'Disappointment' over no Irish Tricolour flying at Orange Order museum in Belfast

'Disappointment' over no Irish Tricolour flying at Orange Order museum in Belfast

THE former lord mayor of Belfast, Alban Maginness MLA, has said that it is “extremely disappointing" that the Irish Tricolour was omitted from an array of flags outside a new Orange Order cultural museum.

The Grand Orange Order Lodge of Ireland formally opened a major new interpretative centre in East Belfast in June 22.

A number of national flags were flown at the official opening but not the Irish Tricolour.

Mr Maginness, an SDLP councillor, said: “I understand that the flags represent the nations that are home to Orange Lodges and in that respect, it would seem natural that those in the South are recognised.”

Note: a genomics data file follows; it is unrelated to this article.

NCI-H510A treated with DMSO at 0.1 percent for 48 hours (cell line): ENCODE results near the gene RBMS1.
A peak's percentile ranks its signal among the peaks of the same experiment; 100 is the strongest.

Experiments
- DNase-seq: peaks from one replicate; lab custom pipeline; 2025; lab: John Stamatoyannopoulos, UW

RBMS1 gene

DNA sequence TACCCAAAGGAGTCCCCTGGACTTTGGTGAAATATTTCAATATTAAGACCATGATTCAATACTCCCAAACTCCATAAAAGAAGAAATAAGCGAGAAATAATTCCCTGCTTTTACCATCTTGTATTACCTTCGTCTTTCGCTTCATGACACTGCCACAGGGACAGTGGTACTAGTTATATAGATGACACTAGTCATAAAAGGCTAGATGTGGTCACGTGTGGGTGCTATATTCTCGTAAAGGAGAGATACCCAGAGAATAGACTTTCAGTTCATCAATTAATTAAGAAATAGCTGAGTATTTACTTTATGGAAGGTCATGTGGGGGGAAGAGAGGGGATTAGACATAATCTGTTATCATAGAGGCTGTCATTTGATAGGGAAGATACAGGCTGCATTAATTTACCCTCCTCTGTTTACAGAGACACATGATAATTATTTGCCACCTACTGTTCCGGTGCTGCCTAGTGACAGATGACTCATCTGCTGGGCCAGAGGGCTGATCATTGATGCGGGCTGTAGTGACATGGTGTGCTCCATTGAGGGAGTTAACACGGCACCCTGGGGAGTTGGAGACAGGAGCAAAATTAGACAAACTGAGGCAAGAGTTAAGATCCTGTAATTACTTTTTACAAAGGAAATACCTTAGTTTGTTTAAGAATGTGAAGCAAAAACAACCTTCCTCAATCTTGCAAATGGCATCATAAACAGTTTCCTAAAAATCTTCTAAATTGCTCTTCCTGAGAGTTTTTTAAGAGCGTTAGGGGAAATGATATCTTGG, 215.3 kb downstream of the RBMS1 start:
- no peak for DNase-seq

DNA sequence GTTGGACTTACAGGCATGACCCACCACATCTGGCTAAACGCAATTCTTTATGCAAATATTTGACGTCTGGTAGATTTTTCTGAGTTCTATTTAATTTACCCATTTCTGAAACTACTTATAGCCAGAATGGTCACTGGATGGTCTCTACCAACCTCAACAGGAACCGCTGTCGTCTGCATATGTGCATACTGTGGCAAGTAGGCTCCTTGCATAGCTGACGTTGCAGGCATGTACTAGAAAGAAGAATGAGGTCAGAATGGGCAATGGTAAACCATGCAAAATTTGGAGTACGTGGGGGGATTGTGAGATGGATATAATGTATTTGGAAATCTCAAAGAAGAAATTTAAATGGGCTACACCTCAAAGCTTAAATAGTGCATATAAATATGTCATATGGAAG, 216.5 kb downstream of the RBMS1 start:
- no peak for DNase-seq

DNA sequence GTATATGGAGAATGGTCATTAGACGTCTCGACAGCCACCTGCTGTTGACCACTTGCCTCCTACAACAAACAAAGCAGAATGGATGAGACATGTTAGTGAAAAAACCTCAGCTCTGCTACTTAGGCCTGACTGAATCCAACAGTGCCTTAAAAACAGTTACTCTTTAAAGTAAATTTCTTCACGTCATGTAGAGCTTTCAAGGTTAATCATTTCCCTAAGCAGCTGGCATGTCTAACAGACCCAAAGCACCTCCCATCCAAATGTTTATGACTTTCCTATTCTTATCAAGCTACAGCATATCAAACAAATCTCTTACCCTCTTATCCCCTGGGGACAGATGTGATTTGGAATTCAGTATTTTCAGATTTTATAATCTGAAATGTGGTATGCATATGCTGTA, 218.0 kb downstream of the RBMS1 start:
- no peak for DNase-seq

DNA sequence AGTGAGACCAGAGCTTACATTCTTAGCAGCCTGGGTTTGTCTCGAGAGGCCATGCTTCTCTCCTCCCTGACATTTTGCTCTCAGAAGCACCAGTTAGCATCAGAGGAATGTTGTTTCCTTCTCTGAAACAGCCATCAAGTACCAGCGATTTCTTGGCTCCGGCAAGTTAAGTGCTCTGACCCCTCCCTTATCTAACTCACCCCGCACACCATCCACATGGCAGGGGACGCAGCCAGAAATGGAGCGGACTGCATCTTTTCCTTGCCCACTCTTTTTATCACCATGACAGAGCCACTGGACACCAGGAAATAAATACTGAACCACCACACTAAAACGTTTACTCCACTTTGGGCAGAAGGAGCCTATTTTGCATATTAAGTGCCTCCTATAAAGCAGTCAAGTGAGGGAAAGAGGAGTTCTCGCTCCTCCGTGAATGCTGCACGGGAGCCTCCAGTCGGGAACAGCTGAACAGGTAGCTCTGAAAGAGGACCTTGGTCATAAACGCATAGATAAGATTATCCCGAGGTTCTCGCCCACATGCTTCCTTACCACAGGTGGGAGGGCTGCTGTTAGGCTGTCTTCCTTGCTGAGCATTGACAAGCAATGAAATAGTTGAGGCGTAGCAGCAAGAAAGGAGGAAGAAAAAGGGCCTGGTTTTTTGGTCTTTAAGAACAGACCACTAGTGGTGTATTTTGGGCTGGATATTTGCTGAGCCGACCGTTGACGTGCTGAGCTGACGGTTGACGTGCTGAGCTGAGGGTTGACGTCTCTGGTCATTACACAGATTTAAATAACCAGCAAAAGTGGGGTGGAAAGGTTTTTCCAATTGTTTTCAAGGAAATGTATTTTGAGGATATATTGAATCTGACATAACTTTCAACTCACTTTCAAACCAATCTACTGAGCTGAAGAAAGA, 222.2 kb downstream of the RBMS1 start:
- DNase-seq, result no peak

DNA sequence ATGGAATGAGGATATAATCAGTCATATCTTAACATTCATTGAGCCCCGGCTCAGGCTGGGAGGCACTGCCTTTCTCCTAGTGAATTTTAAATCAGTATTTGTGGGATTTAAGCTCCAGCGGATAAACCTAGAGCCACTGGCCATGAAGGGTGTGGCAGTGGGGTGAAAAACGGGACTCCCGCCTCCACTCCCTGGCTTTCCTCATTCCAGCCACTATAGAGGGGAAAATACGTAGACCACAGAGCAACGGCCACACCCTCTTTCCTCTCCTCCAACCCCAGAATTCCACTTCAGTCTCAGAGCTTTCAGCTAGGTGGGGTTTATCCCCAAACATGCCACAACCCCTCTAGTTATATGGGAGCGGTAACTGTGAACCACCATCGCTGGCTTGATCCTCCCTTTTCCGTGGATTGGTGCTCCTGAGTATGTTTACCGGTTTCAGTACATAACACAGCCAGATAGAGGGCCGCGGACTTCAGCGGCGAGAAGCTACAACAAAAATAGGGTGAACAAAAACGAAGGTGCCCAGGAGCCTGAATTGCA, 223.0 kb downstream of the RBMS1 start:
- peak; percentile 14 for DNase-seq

Former Irish President, Mary McAleese, who is from Belfast, was at the opening and made no comment about the controversy surrounding the omission of the flag.

But a veteran unionist councillor in East Belfast has offered an explanation for the Orange Order’s decision.

Tommy Sandford (DUP) told the Belfast Newsletter that it would have been “offensive” to most people in the area.

In further opposition to Alban Maginness' comments, UKIP’s Bob Stoker accused the former lord mayor of “talking a lot of nonsense”, adding that the SDLP had voted to restrict the flying of the Union Flag at Belfast City Hall.

Councillor Sandford told the BBC’s Nolan Show: “There is no Grand Lodge of the Republic of Ireland so therefore there is no flag to represent them...there is no slight against the many Orangemen in the Republic of Ireland.”